Shakespeare created a hero, racial outcast, army superior, lover and murderer all wrapped up into one complex character: Othello. As one first begins to read this play, it seems that Othello is a truly noble character. Interestingly enough, with further reading and studying, one begins to doubt this nobility and speculate if his motives are guided by his love for others or his love for himself. Even though it is hard to see at first, the true nature of Othello’s character is actually quite self-centered.
Throughout Othello there are several occurrences where it is shown that the character Othello is very much about himself. In fact, one of the reason’s Iago’s manipulation works so well is because he assaults Othello’s public reputation and identity. Othello finds great pride within himself and his actions of his past and present. Othello is convinced that nobody can touch him. When Iago tries to convince Othello that Brabantio could ruin Othello’s marriage, Othello says, “Let him do his worst. The services I have done for the Venetian government will count for more than his complaints will. No one knows this yet – and I don’t like to brag, but I come from a royal family, and I’m as noble as the woman I’ve married.” (1.2. 17 – 22) Othello sincerely believes that this powerful man cannot touch him because of his pride within himself.
It’s interesting to note that Othello makes sure that it is known he is equal in stature to his new wife. His self-centered nature won’t allow him to be with someone who is above him. Othello’s reputation and social status mean everything to him, and nothing, not even his marriage and so-called love for Desdemona, is an exception to that. Part of Othello’s self-centeredness is only being associated with those who are his social equals.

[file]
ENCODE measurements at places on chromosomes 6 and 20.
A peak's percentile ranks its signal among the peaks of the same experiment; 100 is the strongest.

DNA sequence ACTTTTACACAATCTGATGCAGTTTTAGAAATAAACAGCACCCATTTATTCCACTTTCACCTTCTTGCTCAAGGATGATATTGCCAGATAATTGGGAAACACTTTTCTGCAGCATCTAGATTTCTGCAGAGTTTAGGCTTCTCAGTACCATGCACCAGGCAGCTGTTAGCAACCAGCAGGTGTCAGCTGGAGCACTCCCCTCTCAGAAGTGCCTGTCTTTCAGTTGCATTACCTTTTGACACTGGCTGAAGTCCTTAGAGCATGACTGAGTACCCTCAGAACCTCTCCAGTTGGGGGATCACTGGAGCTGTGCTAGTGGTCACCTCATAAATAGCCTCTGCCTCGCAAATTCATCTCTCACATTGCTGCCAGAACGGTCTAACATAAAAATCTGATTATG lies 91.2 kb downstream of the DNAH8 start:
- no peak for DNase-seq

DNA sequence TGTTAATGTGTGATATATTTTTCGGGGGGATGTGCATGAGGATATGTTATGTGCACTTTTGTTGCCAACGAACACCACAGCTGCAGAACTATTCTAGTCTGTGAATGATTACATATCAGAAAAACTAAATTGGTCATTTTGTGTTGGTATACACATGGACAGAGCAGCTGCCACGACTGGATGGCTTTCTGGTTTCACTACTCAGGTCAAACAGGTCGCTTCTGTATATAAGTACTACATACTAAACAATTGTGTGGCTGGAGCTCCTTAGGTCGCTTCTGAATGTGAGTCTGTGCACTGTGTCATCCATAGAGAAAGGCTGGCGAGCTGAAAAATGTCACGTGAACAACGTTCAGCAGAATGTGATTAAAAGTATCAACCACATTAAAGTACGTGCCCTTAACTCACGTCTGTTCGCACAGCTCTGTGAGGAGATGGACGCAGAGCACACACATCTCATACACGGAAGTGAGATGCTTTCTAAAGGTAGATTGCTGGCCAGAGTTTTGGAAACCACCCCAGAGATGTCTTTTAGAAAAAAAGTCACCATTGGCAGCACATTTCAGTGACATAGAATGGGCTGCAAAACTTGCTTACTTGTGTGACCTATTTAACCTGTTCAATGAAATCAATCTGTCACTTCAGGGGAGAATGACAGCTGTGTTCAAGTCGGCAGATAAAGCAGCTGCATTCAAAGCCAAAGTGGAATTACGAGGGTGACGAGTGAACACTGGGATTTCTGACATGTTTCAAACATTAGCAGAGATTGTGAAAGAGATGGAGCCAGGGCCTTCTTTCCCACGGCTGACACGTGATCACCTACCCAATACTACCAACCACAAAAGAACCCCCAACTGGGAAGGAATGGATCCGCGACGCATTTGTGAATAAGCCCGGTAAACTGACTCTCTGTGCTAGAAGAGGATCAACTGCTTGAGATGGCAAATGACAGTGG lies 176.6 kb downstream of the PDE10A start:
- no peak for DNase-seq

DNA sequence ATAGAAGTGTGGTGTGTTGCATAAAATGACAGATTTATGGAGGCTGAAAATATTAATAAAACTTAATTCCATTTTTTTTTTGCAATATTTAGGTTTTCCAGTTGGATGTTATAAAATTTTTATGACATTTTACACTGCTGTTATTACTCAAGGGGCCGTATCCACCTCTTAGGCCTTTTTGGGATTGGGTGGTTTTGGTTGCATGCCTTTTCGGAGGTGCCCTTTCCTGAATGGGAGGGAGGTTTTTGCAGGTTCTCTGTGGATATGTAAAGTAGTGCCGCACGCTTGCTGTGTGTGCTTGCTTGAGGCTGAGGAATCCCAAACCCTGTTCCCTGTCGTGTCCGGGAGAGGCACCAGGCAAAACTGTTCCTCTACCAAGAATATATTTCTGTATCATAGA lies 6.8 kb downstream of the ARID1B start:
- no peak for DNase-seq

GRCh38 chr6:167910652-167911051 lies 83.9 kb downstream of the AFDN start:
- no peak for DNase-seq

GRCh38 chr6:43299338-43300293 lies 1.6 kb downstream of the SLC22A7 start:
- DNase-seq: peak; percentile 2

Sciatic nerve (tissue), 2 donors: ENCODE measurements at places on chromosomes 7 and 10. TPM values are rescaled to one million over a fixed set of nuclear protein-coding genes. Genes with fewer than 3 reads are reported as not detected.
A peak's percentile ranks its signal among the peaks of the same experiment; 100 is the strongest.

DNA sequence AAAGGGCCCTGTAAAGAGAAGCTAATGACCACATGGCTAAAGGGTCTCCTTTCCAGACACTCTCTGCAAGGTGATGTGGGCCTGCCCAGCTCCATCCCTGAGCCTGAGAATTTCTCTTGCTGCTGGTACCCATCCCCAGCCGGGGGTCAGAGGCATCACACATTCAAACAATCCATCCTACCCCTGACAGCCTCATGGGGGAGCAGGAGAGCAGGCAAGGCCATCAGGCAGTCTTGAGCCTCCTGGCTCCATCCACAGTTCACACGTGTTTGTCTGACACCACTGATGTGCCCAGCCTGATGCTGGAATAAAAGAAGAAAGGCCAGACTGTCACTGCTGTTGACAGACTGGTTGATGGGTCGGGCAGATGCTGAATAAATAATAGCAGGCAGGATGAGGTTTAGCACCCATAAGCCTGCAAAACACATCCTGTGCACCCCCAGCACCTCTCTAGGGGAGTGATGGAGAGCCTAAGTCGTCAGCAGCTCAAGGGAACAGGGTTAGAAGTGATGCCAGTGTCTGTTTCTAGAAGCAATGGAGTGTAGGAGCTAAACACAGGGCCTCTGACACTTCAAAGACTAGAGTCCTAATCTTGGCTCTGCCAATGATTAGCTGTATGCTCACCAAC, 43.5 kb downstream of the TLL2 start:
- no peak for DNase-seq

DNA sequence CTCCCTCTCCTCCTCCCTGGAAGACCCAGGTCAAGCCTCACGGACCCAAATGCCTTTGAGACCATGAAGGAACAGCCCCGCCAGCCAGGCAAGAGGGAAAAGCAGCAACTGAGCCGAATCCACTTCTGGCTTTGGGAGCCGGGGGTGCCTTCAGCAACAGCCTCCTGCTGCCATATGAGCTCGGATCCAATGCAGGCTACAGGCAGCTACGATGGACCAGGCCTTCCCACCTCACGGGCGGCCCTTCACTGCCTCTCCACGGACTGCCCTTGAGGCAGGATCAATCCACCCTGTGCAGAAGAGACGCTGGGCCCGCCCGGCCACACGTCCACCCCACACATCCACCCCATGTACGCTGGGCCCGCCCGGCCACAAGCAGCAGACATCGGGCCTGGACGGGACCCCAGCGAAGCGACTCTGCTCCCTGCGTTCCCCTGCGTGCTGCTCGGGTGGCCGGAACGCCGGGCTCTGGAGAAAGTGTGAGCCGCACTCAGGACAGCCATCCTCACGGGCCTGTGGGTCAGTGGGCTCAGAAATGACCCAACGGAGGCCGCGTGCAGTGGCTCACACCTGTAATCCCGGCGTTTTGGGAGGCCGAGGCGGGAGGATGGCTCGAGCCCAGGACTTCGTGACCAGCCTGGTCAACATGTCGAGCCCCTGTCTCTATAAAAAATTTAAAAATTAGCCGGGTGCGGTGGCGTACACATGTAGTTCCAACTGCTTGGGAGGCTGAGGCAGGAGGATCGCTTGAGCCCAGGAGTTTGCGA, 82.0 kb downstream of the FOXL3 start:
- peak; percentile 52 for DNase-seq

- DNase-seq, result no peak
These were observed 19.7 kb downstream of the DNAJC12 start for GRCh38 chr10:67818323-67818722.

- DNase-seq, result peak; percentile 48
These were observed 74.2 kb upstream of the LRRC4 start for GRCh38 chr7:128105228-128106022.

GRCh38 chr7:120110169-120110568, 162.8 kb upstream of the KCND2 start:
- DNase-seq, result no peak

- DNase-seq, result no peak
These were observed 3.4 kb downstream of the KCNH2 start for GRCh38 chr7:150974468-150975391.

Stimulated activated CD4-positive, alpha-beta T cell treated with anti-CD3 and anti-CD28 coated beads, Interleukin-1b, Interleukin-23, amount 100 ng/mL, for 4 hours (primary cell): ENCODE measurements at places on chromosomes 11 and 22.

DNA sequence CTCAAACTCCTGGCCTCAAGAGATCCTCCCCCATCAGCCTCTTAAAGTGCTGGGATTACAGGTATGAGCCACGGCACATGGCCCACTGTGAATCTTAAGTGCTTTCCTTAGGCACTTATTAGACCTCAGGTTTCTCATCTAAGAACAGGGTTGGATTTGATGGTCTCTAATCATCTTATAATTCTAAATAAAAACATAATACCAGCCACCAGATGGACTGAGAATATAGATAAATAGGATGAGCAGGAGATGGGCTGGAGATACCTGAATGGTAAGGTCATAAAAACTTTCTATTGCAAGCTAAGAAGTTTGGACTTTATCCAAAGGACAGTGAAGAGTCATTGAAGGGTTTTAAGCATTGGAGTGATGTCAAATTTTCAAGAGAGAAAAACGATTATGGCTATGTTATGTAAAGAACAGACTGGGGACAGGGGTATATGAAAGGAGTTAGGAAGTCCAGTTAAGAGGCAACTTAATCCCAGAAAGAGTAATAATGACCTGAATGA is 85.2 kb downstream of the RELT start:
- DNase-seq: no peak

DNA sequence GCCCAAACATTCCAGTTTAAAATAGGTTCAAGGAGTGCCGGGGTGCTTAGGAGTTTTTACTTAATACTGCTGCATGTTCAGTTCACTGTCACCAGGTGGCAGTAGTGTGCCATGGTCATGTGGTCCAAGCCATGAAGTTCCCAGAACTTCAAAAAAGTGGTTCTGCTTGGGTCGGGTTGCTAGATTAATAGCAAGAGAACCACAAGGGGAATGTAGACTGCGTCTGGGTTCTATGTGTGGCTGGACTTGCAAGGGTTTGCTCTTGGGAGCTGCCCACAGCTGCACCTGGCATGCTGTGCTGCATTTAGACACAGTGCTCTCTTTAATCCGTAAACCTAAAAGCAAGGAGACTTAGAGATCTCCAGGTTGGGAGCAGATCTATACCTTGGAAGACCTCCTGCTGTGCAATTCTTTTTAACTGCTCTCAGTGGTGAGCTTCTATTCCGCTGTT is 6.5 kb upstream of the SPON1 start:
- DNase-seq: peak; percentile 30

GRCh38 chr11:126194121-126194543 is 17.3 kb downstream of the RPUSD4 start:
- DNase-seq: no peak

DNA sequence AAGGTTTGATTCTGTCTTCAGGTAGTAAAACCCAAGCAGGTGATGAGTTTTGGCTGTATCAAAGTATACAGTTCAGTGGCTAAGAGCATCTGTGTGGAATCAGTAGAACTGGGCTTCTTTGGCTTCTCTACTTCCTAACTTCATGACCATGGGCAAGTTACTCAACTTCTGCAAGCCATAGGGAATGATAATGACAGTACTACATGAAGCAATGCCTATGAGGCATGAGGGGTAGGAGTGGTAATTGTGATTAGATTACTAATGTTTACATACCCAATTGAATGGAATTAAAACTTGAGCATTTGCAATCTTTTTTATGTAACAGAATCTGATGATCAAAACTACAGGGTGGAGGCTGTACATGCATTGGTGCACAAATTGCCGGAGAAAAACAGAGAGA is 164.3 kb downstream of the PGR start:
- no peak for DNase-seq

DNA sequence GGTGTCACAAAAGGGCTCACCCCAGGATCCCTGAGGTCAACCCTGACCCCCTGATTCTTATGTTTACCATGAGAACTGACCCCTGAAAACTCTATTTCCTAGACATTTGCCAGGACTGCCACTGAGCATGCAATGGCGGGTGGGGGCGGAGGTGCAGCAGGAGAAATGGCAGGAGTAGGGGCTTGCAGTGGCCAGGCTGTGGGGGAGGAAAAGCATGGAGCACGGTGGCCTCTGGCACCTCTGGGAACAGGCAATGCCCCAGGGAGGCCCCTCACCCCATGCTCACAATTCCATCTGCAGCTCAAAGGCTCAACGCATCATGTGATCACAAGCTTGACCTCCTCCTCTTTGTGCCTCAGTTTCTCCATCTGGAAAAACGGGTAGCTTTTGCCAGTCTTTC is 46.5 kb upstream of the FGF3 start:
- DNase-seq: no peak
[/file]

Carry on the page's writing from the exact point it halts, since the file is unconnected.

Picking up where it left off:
The first hint at the true nature of his love for Desdemona comes in Act 1, Scene 3. As Othello describes how he and Desdemona came to be married, he says, Her eyes would fill with tears at the bad things I went through in my younger years. When my stories were done, she’d sign and tell me how strangely wonderful and sad my life had been. She said she wished she hadn’t heard it, but she also wished there was a man like me for her. She thanked me and told me that if a friends of mine had a story like mine to tell, she’d fall in love with him. I took the hint and spoke to her. She said she loved me for the dangers I’d survived, and I loved her for feeling such strong emotions about me. (1.3. 155-169) Instead of describing Desdemona’s characteristics, beauty and how she won his heart, it seems Othello is only focused on how deeply she loves him. She feeds his pride and the only reason he loves her is because she loves him as much as he loves himself. “The one Othello loves "too well" isn't Desdemona – it's himself. Jealousy is an intensely self-centered emotion, and Othello spends much of the play obsessed with how Desdemona has hurt him and trying to get back at her for it. He's obsessed with his feelings, the way that her cheating reflects on him.” (Schmoop) He doesn’t mention once hearing stories about her life or her dreams or desires, he only cares that she admires all of his accomplishments and actions.
Othello’s self-centered love comes from his obvious struggle with perfectionism. He views Desdemona as a reflection of his own character, and once her character is questioned, he feels his own will be ruined. He becomes angry at this connection of her character and his own. He laments, “Goodbye to the horses and the trumpets and the drums, the flute and the splendid banners, and all those proud displays and pageantry of war! And you deadly cannons that roar like thunderbolts thrown by the gods, goodbye! Othello’s career is over.” (3.3 356-365) He is not saddened because he adores Desdemona and she broke his heart. No, he is upset because she is threatening everything Othello has built for himself up to this point. Othello...